THESE are scenes you do not expect to witness on the moors above Carrbrook and Millbrook in February.
Happily, it was no repeat of last summer’s moorland blazes which were described as the most serious in a generation.
This time it was wildfire training in conjunction with the local gamekeeper who is permitted to carry out controlled burning between mid-October and April.
The exercise was scheduled for Tuesday, February 12, but it had to be called off before lunch because the ground was too wet to set the moorland alight.
It was rescheduled three days later when conditions were perfect to put training exercises into practise so they are better equipped to fight future moorland blazes.
Crews from Mossley and Stalybridge were involved along with a fire service wildlife support station and wildfire unit station.
They worked with the gamekeeper on the moorland above Carrbrook and Millbrook as part of their ongoing training in wildfire firefighting.
Dave Swallow, station manager at Mossley and Stalybridge, explained the focus was on direct and indirect measures.
Direct involved extinguishing moorland blazes with water and beaters while indirect covers measures such as creating fire breaks.
He said: “The de-briefs that followed last summer’s fires have been completed so we are looking to start making improvements to equipment and how we handle moorland blazes.
“We have significant moorland fires most years around Manchester and it is important we are prepared the best we can to tackle them.”
The training allowed crews to observe and control real burns in the heather, which are completed at this time of year by the gamekeeper as part of the management of the moorland for grouse.
Supported by wildfire officers, the crews looked at fire behaviour and discussed extreme wildfire behaviour and its causes. They also utilised the gamekeepers’ flail mower to cut control lines and were able to see the effectiveness of using control lines to limit fire spread.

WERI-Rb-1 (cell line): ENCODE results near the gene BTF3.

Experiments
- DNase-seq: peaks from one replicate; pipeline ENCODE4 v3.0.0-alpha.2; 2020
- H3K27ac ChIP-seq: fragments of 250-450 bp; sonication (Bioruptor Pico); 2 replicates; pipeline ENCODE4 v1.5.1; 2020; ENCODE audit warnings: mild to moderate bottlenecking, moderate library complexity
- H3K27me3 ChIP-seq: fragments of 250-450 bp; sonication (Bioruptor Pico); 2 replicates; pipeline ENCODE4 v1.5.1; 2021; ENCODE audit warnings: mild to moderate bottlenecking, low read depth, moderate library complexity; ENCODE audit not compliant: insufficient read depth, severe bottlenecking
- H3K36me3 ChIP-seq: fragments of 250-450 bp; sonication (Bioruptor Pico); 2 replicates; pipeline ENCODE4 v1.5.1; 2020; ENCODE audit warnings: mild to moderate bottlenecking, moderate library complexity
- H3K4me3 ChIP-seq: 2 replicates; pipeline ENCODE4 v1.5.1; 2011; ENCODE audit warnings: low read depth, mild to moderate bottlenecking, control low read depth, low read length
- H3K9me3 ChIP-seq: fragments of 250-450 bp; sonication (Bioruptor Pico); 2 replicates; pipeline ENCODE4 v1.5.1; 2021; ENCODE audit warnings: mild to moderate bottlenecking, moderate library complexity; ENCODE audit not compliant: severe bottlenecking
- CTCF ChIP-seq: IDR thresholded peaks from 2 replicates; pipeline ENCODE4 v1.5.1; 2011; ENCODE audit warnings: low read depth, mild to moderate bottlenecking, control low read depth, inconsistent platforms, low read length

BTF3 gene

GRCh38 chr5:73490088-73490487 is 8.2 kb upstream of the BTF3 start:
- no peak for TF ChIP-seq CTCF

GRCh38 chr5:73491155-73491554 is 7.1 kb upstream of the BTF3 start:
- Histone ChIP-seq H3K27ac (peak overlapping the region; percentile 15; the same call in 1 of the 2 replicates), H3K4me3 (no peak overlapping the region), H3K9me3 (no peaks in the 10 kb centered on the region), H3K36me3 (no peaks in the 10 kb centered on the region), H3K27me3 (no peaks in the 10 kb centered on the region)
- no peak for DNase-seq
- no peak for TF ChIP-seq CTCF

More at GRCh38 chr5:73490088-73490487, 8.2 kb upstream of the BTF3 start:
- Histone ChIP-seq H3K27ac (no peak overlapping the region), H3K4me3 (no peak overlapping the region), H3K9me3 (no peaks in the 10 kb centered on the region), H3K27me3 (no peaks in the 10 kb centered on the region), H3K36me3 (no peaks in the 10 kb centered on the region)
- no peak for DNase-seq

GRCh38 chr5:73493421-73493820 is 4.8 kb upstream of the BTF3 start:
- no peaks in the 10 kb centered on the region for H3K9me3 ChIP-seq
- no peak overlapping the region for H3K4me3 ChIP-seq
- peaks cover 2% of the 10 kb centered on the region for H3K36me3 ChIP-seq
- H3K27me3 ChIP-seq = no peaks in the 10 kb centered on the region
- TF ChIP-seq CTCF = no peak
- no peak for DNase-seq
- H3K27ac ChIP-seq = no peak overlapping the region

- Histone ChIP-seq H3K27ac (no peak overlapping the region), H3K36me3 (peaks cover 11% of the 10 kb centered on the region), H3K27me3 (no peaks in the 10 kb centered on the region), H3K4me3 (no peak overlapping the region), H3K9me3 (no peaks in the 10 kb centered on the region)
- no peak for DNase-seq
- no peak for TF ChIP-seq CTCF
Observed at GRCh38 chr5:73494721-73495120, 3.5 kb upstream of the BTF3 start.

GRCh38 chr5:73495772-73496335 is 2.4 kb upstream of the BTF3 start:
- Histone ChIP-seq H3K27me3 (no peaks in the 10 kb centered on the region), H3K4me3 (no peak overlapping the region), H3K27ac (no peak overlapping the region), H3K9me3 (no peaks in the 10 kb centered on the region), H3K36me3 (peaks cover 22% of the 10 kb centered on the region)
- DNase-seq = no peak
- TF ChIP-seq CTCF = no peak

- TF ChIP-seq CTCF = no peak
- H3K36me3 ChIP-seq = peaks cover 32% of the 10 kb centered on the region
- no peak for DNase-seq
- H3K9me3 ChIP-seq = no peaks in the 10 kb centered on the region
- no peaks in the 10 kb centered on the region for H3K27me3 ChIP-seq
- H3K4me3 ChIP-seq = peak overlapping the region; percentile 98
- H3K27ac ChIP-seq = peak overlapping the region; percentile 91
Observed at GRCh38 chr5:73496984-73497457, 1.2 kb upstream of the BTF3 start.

They also discussed and implemented the Laces Protocol to manage crews which is important to keep personnel safe at wildfires.
The crews, especially newer firefighters, got to use the forced air firefighting units in real life conditions gaining valuable experience in their effectiveness in supporting fire suppression in this type of environment.
The training involved the crews being on the hills for a full day so that we could make the most of the time. It is hoped that other WFU and WSS stations will be involved in this training in the future.
Station manager Swallow said: “Thanks has to go out, not only to the gamekeeper for allowing us to work with him, but also to the crews for their flexibility and enthusiasm in supporting this training due to it being organised at less than 24 hours’ notice.
“This is because the weather conditions have to be right, with a couple of dry days and suitable wind conditions, for the burns to be completed safely.”